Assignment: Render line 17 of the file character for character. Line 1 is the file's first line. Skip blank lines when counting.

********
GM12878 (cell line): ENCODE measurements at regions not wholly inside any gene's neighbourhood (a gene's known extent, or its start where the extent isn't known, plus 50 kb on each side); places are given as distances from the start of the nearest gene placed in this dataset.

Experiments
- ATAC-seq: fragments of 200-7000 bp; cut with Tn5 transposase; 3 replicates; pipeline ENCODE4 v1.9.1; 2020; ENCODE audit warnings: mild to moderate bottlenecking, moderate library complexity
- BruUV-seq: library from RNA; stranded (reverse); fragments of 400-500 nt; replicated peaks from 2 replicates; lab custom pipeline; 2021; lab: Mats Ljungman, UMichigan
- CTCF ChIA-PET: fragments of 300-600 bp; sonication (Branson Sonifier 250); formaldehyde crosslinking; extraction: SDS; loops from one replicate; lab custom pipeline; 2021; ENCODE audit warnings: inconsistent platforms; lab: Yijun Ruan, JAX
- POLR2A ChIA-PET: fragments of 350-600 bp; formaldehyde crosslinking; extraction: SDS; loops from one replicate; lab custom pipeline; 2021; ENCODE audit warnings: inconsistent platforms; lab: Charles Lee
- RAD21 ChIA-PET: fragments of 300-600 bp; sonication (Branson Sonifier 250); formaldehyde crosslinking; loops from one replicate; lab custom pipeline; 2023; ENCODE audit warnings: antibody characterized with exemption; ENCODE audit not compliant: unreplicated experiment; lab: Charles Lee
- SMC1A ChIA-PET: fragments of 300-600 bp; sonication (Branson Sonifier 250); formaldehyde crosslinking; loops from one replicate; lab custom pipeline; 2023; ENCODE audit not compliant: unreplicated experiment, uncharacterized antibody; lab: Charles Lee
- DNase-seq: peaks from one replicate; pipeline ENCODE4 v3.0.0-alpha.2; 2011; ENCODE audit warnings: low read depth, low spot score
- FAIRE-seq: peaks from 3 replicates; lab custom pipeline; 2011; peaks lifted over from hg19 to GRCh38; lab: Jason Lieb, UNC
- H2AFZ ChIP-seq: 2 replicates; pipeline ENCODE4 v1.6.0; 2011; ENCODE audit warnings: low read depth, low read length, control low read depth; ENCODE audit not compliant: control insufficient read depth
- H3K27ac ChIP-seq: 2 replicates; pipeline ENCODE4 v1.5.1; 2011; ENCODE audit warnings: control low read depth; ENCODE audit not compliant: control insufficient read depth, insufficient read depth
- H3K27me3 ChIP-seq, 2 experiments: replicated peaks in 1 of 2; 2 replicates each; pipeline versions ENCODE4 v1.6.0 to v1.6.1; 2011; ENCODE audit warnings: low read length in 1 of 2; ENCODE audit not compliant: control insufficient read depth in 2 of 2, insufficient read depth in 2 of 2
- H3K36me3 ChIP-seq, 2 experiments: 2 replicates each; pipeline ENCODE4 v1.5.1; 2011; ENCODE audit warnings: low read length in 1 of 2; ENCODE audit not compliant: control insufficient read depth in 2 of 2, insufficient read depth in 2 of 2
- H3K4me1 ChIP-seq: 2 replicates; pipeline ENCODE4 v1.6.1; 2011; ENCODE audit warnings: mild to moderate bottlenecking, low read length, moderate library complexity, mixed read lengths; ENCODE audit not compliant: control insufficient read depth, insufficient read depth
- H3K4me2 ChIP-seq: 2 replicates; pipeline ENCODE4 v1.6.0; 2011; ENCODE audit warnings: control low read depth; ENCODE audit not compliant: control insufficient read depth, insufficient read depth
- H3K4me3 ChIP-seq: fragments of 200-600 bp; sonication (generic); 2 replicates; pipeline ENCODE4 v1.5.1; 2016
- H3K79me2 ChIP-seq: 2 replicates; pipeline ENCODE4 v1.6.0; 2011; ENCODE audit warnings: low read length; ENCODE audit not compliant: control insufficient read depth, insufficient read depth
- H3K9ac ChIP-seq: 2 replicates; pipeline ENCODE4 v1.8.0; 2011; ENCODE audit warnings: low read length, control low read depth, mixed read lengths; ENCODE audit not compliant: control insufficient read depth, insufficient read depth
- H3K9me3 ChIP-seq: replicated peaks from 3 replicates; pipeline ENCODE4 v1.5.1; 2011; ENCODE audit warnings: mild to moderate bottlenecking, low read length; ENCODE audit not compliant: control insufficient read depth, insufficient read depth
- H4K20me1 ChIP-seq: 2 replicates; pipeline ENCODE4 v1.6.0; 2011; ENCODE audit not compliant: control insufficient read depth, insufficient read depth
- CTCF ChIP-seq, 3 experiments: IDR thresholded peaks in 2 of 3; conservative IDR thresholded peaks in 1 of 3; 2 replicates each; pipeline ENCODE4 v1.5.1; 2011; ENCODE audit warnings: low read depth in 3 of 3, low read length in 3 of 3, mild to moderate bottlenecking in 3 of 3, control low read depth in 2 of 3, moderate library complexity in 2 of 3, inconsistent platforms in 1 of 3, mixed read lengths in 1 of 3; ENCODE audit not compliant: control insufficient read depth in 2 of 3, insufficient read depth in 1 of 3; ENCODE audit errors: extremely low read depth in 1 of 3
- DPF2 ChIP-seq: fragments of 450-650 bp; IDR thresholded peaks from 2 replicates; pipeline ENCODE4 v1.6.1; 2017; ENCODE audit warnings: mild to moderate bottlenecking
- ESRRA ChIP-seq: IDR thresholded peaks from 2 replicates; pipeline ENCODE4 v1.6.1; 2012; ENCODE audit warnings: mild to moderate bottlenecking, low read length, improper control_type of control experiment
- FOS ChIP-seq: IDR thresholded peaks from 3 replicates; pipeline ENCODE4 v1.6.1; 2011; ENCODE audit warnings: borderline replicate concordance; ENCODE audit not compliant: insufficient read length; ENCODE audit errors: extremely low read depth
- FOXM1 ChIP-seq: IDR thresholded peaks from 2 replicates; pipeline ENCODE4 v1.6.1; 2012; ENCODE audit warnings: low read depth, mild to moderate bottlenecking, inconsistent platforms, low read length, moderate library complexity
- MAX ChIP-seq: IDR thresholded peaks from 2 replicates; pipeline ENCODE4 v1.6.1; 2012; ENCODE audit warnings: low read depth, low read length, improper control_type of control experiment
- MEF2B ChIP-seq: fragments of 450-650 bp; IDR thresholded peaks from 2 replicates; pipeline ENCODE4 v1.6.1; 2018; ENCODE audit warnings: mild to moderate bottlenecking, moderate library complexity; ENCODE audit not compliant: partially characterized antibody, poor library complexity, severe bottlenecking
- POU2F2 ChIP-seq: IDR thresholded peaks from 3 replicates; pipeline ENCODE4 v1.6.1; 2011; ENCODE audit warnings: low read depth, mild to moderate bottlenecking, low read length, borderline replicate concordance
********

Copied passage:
- H3K4me3 ChIP-seq: fragments of 200-600 bp; sonication (generic); 2 replicates; pipeline ENCODE4 v1.5.1; 2016